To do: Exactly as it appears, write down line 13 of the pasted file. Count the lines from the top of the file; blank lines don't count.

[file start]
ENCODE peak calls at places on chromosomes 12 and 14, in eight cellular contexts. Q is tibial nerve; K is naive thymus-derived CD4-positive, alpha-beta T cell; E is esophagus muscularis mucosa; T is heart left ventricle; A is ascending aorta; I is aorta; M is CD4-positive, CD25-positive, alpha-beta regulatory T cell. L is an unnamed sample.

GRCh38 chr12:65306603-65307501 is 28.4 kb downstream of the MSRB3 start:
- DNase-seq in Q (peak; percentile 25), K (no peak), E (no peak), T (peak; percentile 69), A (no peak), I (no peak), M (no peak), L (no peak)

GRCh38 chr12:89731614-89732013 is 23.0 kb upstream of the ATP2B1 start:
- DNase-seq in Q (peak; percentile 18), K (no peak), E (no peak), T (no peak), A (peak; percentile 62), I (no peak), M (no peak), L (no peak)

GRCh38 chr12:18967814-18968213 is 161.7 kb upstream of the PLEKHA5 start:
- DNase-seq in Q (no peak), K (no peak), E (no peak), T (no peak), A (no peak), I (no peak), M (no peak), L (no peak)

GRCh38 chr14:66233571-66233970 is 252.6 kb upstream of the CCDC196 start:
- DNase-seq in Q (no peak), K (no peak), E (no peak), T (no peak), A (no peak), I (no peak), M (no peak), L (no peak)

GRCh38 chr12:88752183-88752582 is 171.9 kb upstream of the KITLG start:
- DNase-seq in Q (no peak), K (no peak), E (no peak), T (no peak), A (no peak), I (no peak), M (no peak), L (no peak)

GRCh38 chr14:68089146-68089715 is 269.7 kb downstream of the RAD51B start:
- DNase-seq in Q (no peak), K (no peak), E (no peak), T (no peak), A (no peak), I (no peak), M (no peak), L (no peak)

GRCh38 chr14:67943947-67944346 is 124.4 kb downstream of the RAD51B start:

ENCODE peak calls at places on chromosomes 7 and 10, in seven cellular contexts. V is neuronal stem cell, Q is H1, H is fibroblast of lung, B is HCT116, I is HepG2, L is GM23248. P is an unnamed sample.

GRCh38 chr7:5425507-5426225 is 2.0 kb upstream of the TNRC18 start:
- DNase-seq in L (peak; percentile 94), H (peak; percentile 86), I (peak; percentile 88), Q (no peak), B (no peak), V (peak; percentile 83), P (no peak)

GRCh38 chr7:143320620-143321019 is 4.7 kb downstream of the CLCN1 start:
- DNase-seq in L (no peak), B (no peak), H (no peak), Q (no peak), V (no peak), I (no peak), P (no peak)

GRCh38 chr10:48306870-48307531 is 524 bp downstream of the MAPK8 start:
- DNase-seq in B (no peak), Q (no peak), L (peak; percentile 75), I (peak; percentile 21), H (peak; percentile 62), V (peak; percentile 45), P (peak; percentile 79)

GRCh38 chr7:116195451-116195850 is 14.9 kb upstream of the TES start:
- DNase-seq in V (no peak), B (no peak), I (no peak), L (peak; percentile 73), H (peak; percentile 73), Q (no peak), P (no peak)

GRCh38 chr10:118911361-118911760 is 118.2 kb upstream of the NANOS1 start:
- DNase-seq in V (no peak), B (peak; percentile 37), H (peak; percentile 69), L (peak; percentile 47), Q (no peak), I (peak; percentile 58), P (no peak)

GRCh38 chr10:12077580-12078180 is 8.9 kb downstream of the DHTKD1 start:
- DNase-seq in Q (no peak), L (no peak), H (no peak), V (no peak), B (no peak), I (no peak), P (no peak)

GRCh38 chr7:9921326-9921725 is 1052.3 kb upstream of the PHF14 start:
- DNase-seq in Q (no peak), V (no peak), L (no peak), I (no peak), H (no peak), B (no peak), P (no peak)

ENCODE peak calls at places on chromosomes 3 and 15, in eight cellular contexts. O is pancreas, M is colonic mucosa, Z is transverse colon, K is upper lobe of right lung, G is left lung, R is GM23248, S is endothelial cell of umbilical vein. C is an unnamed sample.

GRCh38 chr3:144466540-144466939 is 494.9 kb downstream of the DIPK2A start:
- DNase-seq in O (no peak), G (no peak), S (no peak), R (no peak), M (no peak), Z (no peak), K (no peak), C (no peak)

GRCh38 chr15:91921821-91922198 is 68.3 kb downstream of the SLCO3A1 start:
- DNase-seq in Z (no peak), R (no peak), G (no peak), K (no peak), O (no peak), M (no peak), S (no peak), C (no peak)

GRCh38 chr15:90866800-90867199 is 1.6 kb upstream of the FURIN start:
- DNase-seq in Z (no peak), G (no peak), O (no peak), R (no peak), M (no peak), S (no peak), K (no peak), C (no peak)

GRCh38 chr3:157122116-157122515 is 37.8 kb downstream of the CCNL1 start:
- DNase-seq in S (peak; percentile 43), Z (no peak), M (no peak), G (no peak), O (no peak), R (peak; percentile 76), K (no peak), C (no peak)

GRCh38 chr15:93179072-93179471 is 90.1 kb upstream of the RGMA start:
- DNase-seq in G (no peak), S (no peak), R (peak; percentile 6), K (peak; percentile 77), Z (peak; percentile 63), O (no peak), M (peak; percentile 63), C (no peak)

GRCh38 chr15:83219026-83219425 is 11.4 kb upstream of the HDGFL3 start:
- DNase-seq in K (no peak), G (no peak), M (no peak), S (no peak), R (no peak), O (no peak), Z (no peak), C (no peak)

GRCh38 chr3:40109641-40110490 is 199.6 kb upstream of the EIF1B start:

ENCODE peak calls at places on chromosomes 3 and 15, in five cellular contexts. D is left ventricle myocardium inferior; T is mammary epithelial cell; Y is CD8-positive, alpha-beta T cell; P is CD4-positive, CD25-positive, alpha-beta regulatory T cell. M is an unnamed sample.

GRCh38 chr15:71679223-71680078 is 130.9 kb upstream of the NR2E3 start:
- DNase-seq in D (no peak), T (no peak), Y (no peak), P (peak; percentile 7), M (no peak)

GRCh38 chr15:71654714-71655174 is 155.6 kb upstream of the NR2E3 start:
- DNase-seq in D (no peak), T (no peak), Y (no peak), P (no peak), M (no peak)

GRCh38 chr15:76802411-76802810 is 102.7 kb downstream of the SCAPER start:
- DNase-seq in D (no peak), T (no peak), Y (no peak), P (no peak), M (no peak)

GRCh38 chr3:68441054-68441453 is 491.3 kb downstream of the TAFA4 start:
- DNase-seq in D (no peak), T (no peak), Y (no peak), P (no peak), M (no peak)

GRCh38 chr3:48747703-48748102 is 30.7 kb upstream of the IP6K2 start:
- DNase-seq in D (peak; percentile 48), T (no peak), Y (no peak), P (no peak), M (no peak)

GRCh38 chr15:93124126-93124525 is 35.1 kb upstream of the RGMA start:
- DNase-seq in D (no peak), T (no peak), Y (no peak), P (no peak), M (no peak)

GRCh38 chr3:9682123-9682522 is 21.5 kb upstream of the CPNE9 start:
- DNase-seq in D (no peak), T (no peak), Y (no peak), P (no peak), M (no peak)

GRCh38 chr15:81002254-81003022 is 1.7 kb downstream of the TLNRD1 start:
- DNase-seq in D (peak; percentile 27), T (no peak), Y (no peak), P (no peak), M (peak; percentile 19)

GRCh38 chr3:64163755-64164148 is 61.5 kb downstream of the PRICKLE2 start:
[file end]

- DNase-seq in Q (no peak), K (no peak), E (no peak), T (no peak), A (no peak), I (no peak), M (no peak), L (no peak)